The security of our rail routes and assets should be treated as an emergency
Barely10 months after some bandits attacked the Abuja-Kaduna train, resulting in the death of about eight passengers and abduction of 65 others, the Nigeria Railway Corporation (NRC) last Sunday announced the closure of Ekehen Station in Edo State. The previous day, 7thJanuary, some gunmen had invaded the station in broad daylight and abducted many passengers waiting to board a train to Warri in Delta State. While the number of victims remains in the realm of conjecture, that tragedy has left confounding questions about measures being put in place to curb this dangerous descent into anarchy.
We commiserate with the distraught families and commend the security forces for their prompt response this time around. But at a period travelling by road has become an agony, it is worrisome that criminal gangs have now targeted the rail lines. With the latest attack coming a few weeks after the Abuja-Kaduna rail resumed operations, the confidence of many Nigerian travellers must have been shaken. How many people will still be courageous enough to board a train under the prevailing circumstance?
Already, the climate of insecurity that pervades the entire country is impacting negatively on services along most vital rail routes. The murder and mass abduction of passengers on the Abuja-Kaduna route forced a suspension of services. This has been followed by similar terrorism induced suspensions along both the Lagos-Kano and Ajaokuta- Itakpe routes. To worsen matters, services on the lucrative Lagos-Ibadan route have been scaled down, due to the activities of vandals on the tracks.
The national economy has been at the receiving end of this malaise. The NRC claimed it lost N113 million to the shutdown of the Abuja-Kaduna route. But those close to government say the financial loss exceeds N6 billion, especially when you add the cost for the truncation of citizen economic activities tied to rail travel by passengers as well as losses on freight and haulage services. Since most of the new and revitalised rail projects were funded with loans from foreign lenders, one can only imagine the dire implications. The repayments of principals, interests and other contingent costs continue to run and pile up in an economy that is, by all sensible estimates, distressed.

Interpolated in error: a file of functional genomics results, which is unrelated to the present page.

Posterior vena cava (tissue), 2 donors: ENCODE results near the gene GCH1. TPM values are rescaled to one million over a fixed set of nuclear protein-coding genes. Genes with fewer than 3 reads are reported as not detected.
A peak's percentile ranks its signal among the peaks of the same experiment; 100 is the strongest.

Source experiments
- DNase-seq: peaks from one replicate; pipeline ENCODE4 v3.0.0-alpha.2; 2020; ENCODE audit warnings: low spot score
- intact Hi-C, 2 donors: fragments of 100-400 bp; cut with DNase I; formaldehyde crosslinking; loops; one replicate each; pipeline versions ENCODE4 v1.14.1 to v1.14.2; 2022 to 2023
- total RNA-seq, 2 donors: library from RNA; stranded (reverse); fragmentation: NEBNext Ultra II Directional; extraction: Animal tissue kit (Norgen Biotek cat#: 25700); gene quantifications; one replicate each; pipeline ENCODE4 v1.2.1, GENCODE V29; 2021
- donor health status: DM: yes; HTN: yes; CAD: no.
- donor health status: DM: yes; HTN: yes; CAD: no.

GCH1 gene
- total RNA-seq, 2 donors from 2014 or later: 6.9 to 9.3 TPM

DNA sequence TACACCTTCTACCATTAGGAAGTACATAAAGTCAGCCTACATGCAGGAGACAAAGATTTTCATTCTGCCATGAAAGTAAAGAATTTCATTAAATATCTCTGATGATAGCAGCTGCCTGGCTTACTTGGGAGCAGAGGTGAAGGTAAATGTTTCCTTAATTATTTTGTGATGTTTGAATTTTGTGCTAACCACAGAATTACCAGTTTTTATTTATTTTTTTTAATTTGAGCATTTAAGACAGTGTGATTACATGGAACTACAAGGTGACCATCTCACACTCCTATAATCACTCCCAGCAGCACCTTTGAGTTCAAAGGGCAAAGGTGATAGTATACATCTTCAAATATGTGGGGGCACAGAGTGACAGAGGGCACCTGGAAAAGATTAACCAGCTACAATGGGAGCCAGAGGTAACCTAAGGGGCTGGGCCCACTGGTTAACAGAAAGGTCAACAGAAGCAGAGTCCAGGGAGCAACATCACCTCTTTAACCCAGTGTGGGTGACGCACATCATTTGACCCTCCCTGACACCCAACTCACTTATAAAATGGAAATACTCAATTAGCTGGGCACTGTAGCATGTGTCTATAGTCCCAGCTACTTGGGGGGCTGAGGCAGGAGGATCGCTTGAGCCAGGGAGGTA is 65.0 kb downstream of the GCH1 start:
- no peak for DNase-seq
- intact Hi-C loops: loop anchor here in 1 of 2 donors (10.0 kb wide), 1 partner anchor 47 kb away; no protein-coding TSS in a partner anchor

In this induced state of suspension by the NRC, assets will keep deteriorating as rail lines, rolling stock, stations and other ancillaries remain unused. Staff redundancies and eventual job losses will ensue in a country with nearly 40 per cent unemployment. There are other intangible but even more consequential losses. For instance, the national social and cultural integration benefits of rail linkage of our vast geography have been halted. As the rail system is suspended, safety of travel on our roads remains perilous and precarious. The scourge of highway kidnappings and robbery remains an ever-present headache in most parts of the country. Air travel is no credible alternative. It is elitist and expensive.
While everything should be done to ensure the safe return of the remaining abductees of the Edo train attack, it should concern relevant authorities that an underground ransom economy seems to have taken root. People are kidnapped. Ransom is demanded and paid sometimes through the banks with no trails tracked. According to a report by the Lagos-based risk analysis firm SB Morgen Intelligence, kidnapping in Nigeria is an extraordinarily lucrative enterprise with at least $18.3 million in ransom between 2011 and 2020. Meanwhile, dens of kidnappers are within our borders, in the ungoverned spaces of forests and remote villages. Besides, there are reports that most of these kidnappers are agents of some powerful people who live within the cities.
All factors considered, the security of our rail routes and assets ought to be treated as an emergency. It touches on the ability of the Nigerian state to protect and secure aspects of our sovereign space. It is therefore not too much to ask relevant authorities to put in place safety measures. Our economic survival dictates it. The confidence and convenience of citizens demands it. And the imperative of sovereign territorial integrity compels a stiffer response than the present attitude of indifference and lazy surrender to the forces of anarchy.